On Etys...yes the J01 drives the Etys loud, but it does not drive them well. The Etys plainly sound thin, weak and gutless to me out of the J01, even if I can get them to a loud level. They just don't sound like they do if you had a Sugden behind them or something of that sort.
On the other hand the players with 10mw+ amps seem to have no problem driving the Etys well. With those, I don't encounter that gutless feeling.

purk: I agree about that "more powerful" feel. When I jack 'phones into my D-465, they just sound as if they aren't being limited by current draw, whereas with 5mw based players, I can hear my 'phones screaming "more please!".

I think the SlimX is the overall better performer for sound as well, by way of headphone out. I like the way Sony's MD players can sound after some EQing, which is similar to how Sharp MD players sound by default, and the SlimX is the one PCDP that approaches that sound. You know, that pristine, clear open sound? Nonetheless the battery life and its charge time doesn't fit into my lifestyle, which is what made me seek out the J01. That the J01 doesn't sound offensively bad is good enough for me. I agree the J01 isn't perfect, but it is the player that gets the job done without sacrificing too much in any one area.

Peddler: My E900 came with an external gumstick charger that charges one gumstick in about 1 and a half hours. That's probably what purk was referring to. OTOH, those chargers probably damage NIMH batteries in that I think they don't go through a discharge cycle and just simply try to ram as much power as possible down the gumstick's throat. The SlimX's charging system is capable of discharging, but the total time can add up to most of the day.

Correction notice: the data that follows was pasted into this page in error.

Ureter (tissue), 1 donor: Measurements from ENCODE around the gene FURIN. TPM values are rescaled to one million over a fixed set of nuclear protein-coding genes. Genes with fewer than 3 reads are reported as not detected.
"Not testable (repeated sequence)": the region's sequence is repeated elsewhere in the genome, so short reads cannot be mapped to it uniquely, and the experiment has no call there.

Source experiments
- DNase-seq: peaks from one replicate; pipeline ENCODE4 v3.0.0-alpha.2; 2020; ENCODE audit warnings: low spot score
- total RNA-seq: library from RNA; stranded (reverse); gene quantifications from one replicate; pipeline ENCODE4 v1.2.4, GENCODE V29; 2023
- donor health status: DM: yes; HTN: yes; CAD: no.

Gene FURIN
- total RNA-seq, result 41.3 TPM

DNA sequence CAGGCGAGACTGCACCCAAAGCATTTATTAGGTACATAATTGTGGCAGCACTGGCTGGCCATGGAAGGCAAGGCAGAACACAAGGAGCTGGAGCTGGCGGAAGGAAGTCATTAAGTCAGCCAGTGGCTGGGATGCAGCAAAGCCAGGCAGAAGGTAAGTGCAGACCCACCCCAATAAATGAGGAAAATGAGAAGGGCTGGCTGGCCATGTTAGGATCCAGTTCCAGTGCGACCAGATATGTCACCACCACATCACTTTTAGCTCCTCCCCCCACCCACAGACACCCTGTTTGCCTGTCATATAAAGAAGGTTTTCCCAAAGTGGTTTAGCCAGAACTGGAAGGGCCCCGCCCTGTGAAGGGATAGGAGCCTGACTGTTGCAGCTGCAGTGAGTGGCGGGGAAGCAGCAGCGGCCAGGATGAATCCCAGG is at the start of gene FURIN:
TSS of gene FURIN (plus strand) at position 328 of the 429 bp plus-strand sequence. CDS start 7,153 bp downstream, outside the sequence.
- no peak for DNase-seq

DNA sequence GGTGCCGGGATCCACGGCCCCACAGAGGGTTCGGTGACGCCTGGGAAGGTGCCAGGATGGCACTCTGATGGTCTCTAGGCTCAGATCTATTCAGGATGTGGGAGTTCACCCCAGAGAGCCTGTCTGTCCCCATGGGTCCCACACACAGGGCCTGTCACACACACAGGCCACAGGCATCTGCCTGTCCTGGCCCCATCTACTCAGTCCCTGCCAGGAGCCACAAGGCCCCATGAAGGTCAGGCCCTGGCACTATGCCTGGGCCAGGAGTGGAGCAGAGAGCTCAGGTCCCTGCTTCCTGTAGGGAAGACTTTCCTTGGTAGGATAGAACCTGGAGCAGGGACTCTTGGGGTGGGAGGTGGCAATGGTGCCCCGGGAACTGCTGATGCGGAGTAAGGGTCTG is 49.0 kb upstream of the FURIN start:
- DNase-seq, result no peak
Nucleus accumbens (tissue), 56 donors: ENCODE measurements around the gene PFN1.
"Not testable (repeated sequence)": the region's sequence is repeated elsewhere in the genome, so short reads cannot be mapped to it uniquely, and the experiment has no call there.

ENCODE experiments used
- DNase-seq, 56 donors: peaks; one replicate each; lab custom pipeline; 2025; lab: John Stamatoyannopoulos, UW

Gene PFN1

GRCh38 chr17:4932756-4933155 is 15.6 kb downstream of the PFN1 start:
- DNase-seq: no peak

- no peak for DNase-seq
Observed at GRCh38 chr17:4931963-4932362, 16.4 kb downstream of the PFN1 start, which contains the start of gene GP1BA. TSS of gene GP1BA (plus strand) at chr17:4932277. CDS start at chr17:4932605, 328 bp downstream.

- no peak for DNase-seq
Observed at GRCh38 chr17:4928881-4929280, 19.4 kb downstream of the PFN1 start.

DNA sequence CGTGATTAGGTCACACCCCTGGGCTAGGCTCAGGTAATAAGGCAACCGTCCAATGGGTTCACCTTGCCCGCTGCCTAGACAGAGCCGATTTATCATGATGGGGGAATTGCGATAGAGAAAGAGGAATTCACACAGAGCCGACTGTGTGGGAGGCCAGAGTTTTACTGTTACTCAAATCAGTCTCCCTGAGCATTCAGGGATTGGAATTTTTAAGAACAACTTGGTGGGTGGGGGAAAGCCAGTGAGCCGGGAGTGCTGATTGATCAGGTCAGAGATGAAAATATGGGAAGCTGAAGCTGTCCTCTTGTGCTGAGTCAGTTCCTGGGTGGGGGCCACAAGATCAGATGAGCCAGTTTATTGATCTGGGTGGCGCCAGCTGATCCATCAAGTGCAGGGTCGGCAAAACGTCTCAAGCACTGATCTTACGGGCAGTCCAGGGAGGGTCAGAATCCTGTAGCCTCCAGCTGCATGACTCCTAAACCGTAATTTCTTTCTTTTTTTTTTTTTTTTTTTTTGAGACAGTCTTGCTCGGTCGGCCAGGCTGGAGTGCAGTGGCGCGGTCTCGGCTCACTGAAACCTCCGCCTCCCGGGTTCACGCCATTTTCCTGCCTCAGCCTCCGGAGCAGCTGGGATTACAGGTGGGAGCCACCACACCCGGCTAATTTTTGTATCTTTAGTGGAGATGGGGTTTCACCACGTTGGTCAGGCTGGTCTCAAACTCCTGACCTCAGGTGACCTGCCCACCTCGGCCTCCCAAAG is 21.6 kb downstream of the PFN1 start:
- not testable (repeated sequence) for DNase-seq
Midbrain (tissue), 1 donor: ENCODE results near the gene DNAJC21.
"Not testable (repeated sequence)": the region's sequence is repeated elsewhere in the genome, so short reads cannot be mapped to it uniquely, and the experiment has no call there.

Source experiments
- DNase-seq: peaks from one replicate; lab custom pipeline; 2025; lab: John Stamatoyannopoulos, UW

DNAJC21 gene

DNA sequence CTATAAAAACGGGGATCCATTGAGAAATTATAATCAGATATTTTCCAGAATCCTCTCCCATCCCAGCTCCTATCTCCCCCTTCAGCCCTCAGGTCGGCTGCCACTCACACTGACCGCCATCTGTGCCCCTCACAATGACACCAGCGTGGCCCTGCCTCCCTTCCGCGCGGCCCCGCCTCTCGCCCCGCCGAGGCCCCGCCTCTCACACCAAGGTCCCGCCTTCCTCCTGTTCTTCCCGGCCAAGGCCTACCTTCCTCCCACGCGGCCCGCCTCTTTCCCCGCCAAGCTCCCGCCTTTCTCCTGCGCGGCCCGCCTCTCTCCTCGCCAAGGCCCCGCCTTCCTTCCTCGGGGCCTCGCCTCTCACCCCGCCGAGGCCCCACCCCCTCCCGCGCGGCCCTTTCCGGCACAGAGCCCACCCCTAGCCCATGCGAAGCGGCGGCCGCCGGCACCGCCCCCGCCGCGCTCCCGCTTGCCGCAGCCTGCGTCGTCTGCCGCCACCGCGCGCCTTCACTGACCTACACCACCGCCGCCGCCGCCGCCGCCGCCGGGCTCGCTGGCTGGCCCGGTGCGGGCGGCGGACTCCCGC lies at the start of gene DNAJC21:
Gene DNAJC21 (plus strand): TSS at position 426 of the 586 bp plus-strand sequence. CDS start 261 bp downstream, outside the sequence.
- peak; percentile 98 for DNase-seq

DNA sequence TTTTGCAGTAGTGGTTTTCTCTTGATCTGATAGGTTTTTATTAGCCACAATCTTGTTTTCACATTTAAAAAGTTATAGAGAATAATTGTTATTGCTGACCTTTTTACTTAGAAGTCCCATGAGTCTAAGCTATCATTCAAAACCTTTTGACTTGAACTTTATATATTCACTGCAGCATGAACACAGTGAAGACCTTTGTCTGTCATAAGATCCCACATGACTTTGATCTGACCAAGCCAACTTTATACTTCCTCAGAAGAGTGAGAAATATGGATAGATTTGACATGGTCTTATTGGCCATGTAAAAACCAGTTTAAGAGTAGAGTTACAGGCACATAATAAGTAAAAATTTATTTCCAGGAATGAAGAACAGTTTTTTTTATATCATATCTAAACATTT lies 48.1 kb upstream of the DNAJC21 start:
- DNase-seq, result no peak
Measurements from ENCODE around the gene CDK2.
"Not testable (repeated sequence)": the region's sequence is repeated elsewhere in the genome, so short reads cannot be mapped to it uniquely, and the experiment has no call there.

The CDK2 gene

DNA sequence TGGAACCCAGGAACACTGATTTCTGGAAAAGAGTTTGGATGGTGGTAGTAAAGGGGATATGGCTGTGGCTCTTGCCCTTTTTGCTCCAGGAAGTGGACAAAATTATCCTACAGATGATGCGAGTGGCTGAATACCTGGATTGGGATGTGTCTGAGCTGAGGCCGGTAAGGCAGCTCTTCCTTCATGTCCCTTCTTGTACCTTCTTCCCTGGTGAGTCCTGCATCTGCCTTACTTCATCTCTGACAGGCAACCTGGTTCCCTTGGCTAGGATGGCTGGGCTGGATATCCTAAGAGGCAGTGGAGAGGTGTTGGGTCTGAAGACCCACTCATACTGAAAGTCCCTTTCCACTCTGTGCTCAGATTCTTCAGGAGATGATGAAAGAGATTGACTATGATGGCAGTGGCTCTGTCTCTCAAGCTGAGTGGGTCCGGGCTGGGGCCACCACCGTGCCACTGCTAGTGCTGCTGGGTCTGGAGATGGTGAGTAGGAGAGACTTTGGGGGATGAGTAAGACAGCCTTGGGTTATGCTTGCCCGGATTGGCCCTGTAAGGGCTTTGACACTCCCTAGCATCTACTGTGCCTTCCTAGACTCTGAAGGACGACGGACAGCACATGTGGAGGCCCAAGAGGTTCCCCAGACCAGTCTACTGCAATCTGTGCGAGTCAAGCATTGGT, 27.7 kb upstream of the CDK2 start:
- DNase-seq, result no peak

dparrish: I suppose the tradeoff for the stronger amp is the battery life. Still, one can't help but give a blank stare at that stated 7 hours CD playback. 7 hours is something that belonged in the 1990s, not now. The 10 hours for MP3 playback is more acceptable, but still a little low for my liking. I simply refuse to pratically have to come home everyday and toss my player on the charger.

I actually never heard the hiss on the SlimX with conventional earbuds. I finally got to hear it when I swapped in my EX70s, which cancel noise and have a very low impedance/high sensitivity. Then the hiss became noticeable...but I think it's at a level where it can be easily buried by music.

The Sony J01 is built very solidly, much better then I thought. It also strangely feels much smaller then I'd imagine, and doesn't feel lunky like the RioVolt 250 did. I wouldn't worry much about reliability there. Likewise I haven't heard too much problems with iRiver products, other then with the SlimX there seemed to be quite a lot of people screaming about the internal NIMH not living up to the stated battery life. At least Sony has headroom for that, but when you state 7-10 hours and can expect even less in real world usage, that's just not good enough by today's standards. I would say the sweet spot is 20 hours on internals...that's what I aim for myself.
 
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Joe Bloggs

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Re the noise level: